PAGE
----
[ UK /ʌnbˈaʊnd/ ]
[ US /ənˈbaʊnd/ ]
[ US /ənˈbaʊnd/ ]
- not restrained or tied down by bonds
not secured within a cover
an unbound book
- not held in chemical or physical combination
How To Use unbound In A Sentence
- It was a day for the children who were special in some way and also for their loving parents who showered them with constant attention and unbounded affection.
- The most striking but by no means the only instances are the hole cut in a page of his novel Albert Angelo and the presentation, in The Unfortunates, of a box containing a bundle of unbound gatherings to be read in random order.
- Escape Velocities - Bound and Unbound Orbits - Circular Orbits - Various Forms of Energy - Power.
- Despite predictions of almost unbounded mobility, most people in industrialised nations are less physically active than ever before.
- Round the body of the trees, planted some at their root, and some upon the different parts of the trunk, crept the withy, the snakeweed, the ivy, and the hop, and intermingled with them the jessamine and the honeysuckle, in the most unbounded profusion. Imogen A Pastoral Romance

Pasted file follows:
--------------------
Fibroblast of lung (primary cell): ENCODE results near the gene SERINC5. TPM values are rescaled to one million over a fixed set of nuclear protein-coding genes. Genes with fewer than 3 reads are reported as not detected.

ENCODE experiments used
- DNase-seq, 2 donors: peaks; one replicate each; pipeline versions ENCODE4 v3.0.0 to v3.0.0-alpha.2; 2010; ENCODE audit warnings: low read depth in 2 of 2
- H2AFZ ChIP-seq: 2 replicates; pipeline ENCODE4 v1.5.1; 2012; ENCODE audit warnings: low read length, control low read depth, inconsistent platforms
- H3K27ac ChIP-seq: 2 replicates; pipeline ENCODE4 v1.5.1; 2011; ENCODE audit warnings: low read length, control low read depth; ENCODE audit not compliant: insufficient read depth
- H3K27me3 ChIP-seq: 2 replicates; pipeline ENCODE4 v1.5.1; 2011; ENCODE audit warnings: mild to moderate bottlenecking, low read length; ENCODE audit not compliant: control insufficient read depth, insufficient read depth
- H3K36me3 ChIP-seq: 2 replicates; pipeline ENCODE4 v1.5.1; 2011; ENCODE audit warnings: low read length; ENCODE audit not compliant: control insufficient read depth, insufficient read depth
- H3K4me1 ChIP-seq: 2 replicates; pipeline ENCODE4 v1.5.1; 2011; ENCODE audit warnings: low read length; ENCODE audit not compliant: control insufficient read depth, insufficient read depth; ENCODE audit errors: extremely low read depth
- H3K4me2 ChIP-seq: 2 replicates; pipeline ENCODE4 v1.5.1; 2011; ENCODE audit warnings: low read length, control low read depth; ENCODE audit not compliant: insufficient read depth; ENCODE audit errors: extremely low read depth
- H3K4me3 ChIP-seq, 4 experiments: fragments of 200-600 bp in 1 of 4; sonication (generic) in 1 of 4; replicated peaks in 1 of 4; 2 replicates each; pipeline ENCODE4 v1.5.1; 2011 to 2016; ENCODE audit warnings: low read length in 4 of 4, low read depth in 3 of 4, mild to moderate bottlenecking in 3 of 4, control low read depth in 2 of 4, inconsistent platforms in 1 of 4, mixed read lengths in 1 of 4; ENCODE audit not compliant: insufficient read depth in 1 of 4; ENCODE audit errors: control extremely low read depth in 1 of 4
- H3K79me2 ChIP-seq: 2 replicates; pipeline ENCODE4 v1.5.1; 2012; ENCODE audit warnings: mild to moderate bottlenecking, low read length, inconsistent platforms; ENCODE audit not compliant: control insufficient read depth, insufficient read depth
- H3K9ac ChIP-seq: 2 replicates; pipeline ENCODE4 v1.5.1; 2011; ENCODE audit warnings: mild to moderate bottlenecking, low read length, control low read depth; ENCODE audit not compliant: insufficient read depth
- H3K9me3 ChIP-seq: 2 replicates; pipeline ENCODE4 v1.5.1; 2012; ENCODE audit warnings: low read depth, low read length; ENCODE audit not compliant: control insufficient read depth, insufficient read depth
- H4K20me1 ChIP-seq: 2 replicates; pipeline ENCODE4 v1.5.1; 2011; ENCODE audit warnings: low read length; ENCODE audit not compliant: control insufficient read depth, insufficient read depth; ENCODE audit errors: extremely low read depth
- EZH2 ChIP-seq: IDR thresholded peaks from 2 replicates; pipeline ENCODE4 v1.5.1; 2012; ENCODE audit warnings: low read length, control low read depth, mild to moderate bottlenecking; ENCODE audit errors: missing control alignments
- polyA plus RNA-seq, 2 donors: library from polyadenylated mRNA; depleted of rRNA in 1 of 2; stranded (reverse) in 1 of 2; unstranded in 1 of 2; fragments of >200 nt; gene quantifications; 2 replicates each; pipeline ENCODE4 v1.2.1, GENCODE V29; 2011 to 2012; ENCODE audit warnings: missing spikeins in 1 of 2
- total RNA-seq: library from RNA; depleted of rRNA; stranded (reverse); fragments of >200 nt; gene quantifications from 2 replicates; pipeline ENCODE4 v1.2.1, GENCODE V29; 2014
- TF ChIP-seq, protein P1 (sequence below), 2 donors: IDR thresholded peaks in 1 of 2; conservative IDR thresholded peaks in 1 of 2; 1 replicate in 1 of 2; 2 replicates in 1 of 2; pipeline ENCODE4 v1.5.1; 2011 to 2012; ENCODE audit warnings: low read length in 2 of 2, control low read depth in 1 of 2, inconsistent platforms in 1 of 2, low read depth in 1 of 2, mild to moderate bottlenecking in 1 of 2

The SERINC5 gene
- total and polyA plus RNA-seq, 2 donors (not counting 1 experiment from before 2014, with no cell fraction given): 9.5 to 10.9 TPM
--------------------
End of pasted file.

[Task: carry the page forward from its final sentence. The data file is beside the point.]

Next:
- Spontaneous, full of life, and unbound by the conventional mores and laws of society, Carmen embodies the heroic defiance of free spirit, desire, and natural instinct over the social rules governing modernity.
- Though commentators and critics do not agree as to whether the later Wittgenstein is still a finitist and whether, if he is, his finitism is as radical as his intermediate rejection of unbounded mathematical quantification (Maddy 1986, 300-301, 310), the overwhelming evidence indicates that the later Wittgenstein still rejects the actual infinite Wittgenstein's Philosophy of Mathematics
- I couldn't get the knot unbound and then I just - I picked her up and I just screamed, the kind of scream you scream in a dream when you - you're trying to speak, but you can't.
- Many cultures still have fairly strict rules about women displaying unbound hair.
- Such ambivalent cultures invariably breed an extraordinary sense of personal dignidad (deeg-nee-DAHD) or "dignity," and an unbounded need for this dignity to be respected, regardless of the cost to the individual, family members, friends or strangers. I would like to know about "The Culture"